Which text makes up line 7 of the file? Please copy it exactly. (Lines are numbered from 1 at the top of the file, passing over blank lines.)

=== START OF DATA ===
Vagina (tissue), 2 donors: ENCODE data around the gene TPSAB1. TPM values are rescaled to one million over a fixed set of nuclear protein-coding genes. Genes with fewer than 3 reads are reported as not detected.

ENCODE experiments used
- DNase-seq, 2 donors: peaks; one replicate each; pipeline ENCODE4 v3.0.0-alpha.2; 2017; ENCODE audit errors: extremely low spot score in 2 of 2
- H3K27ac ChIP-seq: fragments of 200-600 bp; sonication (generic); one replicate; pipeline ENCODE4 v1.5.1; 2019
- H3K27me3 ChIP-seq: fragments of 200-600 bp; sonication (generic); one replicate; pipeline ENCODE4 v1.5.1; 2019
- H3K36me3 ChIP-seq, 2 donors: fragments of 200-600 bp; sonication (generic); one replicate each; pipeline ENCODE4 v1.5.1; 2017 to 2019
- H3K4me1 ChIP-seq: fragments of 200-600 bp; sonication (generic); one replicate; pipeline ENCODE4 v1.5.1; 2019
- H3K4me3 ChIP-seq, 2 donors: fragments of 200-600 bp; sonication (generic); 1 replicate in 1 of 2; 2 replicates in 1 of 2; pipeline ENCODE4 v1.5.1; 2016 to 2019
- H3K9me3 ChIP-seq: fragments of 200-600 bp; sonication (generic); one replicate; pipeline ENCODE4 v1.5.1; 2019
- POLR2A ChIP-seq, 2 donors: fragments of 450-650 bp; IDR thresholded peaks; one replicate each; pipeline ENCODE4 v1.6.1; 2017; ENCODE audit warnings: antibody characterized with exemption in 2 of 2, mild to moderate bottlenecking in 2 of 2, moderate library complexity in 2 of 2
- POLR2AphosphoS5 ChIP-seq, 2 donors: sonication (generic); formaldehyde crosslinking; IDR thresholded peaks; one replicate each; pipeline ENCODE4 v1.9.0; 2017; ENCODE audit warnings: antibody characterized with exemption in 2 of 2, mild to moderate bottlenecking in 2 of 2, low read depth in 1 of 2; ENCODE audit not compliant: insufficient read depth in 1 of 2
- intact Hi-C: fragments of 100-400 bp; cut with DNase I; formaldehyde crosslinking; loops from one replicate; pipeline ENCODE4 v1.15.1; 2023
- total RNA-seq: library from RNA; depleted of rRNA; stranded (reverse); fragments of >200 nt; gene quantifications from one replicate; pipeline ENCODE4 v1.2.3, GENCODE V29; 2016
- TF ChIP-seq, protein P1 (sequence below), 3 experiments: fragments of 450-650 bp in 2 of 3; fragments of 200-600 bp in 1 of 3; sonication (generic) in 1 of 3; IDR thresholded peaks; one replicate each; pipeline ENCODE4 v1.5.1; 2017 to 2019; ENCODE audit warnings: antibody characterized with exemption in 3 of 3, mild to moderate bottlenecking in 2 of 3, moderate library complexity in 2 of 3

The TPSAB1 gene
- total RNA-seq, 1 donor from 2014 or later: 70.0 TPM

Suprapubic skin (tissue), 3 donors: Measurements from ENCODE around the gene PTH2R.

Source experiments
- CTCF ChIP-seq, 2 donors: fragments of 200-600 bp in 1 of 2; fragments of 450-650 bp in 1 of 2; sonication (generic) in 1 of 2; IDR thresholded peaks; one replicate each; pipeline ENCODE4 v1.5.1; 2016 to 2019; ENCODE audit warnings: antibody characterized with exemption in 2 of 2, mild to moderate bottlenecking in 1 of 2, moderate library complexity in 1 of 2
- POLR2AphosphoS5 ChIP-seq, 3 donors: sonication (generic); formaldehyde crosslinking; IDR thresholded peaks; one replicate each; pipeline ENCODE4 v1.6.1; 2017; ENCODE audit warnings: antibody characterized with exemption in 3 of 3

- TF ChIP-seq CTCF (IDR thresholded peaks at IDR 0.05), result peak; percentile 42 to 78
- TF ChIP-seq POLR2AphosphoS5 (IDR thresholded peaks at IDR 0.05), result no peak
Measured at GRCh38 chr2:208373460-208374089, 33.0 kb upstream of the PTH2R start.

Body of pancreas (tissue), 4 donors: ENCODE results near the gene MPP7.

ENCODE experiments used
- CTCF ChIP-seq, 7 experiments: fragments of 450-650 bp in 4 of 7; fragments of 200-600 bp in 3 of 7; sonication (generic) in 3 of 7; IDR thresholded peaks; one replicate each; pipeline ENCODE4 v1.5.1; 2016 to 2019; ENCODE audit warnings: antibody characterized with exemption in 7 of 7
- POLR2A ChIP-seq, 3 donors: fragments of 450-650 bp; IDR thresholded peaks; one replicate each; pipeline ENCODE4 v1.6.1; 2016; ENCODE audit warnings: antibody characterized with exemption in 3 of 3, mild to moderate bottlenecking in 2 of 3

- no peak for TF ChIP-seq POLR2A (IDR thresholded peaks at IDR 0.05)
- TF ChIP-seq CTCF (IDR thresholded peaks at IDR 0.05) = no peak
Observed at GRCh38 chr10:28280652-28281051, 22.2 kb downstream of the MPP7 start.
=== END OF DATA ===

- H3K4me1 ChIP-seq: fragments of 200-600 bp; sonication (generic); one replicate; pipeline ENCODE4 v1.5.1; 2019